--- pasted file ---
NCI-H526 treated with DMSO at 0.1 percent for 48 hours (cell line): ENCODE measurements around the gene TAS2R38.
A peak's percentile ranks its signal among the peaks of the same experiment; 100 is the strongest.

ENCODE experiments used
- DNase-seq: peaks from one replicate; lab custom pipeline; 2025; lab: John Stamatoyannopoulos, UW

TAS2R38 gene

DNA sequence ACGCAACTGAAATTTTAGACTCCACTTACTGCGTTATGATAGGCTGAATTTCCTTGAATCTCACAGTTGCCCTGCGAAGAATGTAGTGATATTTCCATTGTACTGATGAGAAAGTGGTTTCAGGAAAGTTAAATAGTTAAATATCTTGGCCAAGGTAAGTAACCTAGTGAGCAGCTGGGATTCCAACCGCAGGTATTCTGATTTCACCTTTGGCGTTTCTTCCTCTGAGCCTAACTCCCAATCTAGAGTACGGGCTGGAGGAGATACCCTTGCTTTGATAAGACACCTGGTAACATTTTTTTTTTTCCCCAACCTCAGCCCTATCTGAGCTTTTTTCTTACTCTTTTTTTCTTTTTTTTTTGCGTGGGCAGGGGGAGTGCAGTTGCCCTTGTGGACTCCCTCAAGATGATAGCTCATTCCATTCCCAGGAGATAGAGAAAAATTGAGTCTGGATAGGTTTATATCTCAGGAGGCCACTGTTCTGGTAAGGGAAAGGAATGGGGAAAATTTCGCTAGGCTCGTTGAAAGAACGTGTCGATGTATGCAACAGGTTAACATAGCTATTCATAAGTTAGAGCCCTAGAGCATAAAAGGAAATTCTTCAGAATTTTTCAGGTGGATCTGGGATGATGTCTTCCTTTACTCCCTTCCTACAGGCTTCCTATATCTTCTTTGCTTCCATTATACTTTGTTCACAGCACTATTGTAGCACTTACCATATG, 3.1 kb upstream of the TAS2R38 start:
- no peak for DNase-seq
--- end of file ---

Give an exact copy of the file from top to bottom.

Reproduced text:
NCI-H526 treated with DMSO at 0.1 percent for 48 hours (cell line): ENCODE measurements around the gene TAS2R38.
A peak's percentile ranks its signal among the peaks of the same experiment; 100 is the strongest.

ENCODE experiments used
- DNase-seq: peaks from one replicate; lab custom pipeline; 2025; lab: John Stamatoyannopoulos, UW

TAS2R38 gene

DNA sequence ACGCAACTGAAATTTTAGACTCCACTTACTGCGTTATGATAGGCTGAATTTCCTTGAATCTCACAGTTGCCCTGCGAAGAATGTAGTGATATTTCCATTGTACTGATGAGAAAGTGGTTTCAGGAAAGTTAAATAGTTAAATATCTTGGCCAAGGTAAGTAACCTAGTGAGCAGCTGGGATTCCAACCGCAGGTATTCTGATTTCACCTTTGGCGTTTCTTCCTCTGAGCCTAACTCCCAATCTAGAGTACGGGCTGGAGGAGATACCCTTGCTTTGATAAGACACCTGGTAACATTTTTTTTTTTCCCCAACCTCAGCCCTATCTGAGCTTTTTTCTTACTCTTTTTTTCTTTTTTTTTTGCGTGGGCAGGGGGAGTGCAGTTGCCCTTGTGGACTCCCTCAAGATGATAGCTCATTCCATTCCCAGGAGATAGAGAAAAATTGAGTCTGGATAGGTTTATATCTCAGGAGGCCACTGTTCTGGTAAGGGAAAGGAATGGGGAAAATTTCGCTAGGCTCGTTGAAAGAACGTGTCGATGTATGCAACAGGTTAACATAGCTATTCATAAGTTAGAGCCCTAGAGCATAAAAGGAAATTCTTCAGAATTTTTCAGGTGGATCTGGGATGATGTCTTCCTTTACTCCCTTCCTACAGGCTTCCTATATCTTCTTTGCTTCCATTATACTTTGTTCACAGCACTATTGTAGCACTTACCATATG, 3.1 kb upstream of the TAS2R38 start:
- no peak for DNase-seq